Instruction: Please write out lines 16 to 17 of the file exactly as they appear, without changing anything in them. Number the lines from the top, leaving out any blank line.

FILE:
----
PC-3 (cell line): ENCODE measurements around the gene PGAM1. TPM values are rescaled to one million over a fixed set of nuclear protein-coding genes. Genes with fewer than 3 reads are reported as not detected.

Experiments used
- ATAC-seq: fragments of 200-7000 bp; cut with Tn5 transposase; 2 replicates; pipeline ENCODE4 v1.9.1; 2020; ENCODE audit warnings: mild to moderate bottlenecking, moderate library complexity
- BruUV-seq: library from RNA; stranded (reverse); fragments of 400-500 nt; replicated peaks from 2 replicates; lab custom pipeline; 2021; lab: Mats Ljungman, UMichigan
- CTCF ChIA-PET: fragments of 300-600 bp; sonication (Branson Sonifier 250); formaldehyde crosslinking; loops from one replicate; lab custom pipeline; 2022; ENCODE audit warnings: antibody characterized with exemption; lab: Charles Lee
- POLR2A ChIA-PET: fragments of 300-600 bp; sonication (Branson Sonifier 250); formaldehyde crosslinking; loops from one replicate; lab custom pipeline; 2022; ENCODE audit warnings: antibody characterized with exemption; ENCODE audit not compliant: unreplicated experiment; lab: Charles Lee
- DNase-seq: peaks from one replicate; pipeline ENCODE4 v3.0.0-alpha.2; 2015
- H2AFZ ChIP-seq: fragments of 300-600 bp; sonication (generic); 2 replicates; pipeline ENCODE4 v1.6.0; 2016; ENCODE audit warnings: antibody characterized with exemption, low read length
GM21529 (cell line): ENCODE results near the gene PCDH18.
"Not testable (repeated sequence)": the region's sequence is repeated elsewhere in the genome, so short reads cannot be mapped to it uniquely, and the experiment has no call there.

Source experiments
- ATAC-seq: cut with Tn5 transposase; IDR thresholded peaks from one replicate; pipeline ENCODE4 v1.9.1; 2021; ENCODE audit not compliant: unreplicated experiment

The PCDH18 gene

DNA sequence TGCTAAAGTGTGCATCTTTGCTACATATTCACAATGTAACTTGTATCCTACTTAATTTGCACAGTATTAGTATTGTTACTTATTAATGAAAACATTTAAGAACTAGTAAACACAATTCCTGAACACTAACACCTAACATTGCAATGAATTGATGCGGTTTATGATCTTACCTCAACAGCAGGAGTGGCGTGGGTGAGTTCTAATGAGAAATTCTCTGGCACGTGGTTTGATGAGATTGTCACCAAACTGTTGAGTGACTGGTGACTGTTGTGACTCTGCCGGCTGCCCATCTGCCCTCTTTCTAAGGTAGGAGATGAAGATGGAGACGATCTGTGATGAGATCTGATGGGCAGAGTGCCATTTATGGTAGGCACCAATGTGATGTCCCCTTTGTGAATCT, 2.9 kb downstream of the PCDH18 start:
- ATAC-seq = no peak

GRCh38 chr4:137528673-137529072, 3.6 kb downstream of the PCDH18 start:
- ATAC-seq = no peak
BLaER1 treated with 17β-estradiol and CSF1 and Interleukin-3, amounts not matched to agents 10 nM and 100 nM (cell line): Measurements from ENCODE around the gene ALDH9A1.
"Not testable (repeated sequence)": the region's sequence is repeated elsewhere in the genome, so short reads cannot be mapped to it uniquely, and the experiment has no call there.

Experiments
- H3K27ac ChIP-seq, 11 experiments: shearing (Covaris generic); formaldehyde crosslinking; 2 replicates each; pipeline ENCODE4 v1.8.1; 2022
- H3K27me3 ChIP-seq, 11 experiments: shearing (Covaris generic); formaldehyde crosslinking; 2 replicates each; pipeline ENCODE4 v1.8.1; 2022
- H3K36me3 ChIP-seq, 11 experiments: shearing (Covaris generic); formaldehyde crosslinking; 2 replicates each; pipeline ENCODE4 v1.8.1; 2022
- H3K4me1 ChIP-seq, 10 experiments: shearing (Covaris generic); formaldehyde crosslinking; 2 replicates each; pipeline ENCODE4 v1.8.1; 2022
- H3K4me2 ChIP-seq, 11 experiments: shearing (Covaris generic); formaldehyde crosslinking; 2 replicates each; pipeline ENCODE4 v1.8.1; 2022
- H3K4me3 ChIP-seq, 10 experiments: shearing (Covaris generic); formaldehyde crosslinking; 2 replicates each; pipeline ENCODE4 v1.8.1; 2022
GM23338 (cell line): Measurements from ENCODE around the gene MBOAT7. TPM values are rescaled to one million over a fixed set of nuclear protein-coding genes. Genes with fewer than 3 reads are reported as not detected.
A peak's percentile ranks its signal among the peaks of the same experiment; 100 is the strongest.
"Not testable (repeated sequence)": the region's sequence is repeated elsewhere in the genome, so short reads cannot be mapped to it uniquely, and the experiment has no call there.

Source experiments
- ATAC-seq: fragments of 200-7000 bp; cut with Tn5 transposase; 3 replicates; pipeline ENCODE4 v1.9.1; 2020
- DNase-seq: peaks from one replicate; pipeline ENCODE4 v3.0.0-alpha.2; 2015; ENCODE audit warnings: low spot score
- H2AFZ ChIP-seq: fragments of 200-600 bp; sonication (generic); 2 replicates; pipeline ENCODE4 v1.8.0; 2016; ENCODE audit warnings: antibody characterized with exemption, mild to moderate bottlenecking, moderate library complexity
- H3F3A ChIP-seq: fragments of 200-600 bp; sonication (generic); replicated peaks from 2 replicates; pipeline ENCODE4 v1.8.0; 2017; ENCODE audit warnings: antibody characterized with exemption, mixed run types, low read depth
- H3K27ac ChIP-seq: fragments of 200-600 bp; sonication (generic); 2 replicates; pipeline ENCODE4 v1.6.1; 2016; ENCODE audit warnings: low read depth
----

GRCh38 chr4:137528673-137529072, 3.6 kb downstream of the PCDH18 start:
- ATAC-seq = no peak